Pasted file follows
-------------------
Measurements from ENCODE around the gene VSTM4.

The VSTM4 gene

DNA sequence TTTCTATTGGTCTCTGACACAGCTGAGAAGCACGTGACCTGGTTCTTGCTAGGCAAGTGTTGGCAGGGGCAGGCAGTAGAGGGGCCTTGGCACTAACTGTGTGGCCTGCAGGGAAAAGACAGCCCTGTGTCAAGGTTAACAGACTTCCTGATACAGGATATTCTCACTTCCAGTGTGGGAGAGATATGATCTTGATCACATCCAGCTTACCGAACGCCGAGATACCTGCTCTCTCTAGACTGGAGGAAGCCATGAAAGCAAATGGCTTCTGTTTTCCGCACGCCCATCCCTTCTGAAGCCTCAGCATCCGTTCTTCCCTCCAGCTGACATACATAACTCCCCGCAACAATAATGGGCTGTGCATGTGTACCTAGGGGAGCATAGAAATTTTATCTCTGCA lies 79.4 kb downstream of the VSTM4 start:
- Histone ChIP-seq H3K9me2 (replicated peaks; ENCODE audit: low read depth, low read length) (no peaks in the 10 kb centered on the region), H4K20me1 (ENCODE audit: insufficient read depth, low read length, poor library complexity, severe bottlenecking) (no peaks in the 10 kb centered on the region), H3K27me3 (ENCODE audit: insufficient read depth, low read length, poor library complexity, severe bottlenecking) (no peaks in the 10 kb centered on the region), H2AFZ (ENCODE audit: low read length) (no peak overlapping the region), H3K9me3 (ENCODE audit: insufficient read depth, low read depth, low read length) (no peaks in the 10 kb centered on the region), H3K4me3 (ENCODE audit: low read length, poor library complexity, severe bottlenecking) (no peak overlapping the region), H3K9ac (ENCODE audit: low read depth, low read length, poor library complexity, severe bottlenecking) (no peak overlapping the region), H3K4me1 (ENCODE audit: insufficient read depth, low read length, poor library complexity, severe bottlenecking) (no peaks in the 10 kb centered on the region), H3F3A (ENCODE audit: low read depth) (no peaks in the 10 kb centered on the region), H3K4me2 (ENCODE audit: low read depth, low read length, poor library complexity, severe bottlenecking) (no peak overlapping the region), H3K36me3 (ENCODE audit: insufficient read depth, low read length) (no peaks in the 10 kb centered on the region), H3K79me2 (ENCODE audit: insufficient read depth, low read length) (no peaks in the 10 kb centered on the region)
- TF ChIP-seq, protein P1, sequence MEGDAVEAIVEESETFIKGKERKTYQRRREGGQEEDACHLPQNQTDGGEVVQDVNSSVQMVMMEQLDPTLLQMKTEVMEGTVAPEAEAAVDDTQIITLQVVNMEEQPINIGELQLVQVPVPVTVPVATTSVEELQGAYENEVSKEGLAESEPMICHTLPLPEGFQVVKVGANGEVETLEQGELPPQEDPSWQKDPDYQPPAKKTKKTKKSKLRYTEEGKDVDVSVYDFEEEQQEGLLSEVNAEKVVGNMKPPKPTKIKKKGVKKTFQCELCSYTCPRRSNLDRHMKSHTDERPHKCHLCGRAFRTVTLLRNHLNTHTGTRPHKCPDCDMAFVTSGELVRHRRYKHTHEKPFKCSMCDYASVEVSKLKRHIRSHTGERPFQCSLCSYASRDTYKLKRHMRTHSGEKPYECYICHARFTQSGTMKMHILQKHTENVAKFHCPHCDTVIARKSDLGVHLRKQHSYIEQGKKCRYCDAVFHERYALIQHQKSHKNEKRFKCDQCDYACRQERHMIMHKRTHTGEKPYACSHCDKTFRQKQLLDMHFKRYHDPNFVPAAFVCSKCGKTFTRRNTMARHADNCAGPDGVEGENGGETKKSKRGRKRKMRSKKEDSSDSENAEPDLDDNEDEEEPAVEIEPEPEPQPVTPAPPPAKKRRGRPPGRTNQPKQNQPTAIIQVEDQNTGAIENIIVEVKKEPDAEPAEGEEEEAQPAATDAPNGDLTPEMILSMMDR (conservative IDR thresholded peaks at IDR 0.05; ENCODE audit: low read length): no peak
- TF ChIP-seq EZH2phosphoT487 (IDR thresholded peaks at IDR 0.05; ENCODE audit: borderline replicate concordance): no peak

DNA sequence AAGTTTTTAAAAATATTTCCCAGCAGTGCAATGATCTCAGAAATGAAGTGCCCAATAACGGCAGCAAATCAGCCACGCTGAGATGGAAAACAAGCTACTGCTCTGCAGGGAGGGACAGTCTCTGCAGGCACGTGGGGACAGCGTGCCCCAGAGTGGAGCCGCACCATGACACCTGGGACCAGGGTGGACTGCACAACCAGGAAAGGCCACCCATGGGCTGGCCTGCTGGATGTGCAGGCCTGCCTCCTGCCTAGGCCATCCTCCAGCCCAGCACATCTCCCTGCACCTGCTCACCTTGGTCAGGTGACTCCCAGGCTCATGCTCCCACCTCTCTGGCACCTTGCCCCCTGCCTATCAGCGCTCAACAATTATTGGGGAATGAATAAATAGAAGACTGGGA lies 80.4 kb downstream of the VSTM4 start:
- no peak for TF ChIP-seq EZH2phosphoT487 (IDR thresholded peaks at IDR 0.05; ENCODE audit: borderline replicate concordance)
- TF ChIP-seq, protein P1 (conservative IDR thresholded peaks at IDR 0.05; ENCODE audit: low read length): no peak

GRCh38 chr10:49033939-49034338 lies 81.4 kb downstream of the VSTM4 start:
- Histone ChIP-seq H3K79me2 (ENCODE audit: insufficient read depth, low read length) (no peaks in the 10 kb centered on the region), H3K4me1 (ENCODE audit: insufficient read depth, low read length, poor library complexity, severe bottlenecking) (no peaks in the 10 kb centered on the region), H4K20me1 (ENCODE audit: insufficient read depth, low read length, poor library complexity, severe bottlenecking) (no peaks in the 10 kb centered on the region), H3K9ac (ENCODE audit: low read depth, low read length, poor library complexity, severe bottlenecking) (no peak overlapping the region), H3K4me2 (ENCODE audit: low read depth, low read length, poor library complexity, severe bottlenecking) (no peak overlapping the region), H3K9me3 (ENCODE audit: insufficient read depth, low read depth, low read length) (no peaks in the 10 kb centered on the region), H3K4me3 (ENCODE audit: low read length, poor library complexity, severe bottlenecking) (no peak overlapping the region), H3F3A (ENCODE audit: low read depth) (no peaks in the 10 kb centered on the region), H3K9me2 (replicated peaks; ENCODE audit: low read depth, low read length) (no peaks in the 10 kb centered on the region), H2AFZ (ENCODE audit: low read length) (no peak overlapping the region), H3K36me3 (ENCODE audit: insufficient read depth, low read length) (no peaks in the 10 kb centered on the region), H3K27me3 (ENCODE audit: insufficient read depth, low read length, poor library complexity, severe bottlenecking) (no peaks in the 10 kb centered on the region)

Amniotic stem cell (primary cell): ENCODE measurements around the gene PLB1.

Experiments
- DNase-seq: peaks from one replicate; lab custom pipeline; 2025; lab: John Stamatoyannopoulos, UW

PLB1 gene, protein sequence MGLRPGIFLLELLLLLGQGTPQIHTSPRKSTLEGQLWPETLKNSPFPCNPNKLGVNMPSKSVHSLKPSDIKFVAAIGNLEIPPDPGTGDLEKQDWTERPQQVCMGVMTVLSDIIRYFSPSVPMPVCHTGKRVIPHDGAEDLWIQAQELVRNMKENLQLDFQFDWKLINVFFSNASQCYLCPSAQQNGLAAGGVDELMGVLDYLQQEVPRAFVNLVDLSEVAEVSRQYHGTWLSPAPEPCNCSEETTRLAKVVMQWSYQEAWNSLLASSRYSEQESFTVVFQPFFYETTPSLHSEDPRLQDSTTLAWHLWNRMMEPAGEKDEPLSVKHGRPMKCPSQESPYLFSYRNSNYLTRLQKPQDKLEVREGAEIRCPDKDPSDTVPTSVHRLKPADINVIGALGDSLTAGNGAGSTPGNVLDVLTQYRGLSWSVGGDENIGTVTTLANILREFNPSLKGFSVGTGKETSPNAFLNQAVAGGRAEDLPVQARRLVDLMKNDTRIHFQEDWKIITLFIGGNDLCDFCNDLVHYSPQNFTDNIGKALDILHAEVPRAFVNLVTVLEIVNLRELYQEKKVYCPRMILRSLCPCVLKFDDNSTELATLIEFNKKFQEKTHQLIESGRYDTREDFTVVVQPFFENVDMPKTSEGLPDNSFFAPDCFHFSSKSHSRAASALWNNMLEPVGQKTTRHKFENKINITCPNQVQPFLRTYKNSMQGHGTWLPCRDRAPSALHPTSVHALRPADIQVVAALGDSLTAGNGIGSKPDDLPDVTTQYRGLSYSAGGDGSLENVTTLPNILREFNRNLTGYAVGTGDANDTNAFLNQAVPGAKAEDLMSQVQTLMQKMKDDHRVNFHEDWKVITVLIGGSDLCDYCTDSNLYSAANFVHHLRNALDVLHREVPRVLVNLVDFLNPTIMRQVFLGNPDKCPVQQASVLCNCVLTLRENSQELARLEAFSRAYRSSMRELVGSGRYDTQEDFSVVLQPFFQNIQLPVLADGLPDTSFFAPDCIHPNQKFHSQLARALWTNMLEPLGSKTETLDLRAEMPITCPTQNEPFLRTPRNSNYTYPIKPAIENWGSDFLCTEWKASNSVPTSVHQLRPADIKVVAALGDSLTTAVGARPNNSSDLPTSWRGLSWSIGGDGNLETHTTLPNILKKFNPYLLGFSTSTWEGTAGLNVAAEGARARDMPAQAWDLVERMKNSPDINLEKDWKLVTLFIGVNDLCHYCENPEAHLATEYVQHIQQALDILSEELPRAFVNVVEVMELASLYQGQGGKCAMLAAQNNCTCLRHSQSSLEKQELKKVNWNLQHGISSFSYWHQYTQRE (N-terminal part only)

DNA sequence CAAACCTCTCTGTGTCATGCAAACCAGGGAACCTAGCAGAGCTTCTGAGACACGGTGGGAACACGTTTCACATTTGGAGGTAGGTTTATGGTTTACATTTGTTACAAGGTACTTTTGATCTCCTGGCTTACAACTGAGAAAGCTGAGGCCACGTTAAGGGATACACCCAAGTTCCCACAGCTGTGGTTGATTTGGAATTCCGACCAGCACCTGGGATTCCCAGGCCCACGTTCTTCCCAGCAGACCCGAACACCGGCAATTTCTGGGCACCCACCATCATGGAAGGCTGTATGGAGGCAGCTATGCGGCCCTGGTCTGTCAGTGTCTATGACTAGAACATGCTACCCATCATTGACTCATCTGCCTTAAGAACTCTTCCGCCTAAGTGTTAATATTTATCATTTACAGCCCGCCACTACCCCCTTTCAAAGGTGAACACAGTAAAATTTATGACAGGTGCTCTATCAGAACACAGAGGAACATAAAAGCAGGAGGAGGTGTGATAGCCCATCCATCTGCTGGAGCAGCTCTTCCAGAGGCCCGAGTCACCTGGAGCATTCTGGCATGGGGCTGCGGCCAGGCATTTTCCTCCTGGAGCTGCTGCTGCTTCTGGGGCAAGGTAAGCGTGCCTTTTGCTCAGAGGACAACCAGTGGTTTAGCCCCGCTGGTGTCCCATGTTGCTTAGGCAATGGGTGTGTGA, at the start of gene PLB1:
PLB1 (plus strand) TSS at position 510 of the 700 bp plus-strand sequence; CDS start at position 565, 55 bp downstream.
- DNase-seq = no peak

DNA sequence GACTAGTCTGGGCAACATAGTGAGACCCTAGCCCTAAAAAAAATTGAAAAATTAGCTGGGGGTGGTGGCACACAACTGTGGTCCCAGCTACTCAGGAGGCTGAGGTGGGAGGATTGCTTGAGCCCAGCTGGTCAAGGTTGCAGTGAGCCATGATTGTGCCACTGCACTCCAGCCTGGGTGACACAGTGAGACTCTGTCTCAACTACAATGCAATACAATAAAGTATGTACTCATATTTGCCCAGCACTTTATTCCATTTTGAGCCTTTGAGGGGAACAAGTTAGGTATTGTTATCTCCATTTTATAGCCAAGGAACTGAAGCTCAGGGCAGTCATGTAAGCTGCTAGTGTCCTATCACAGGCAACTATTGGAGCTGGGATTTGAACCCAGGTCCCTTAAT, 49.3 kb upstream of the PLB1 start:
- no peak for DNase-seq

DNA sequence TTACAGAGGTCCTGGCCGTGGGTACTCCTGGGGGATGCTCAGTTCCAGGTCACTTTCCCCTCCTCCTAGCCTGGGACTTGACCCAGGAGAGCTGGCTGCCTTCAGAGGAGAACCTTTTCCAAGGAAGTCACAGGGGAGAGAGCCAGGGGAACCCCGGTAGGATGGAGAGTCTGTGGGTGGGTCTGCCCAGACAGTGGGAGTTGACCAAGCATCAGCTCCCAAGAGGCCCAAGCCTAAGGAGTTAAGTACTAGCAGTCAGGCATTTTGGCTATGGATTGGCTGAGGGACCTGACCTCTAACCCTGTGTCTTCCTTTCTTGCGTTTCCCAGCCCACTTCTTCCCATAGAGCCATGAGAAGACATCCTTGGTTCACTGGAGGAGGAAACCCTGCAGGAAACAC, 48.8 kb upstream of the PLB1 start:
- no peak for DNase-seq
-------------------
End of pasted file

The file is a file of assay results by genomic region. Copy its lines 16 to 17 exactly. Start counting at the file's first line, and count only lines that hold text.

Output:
DNA sequence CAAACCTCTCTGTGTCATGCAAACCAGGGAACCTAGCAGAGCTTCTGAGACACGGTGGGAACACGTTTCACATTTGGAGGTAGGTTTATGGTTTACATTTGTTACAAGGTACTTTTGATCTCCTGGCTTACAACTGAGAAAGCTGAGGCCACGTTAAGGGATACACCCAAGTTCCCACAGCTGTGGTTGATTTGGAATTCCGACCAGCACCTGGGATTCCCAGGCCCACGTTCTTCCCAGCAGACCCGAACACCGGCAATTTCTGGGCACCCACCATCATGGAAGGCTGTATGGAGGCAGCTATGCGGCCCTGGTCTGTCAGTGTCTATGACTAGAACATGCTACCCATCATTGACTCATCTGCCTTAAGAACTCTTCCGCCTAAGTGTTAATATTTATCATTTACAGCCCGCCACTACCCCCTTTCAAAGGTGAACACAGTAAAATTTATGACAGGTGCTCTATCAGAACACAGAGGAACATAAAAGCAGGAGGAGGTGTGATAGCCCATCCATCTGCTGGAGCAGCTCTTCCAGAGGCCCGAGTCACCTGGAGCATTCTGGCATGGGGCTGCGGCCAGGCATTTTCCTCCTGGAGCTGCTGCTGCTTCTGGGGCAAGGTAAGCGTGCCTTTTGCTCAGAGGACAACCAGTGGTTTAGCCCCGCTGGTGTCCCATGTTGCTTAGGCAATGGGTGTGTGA, at the start of gene PLB1:
PLB1 (plus strand) TSS at position 510 of the 700 bp plus-strand sequence; CDS start at position 565, 55 bp downstream.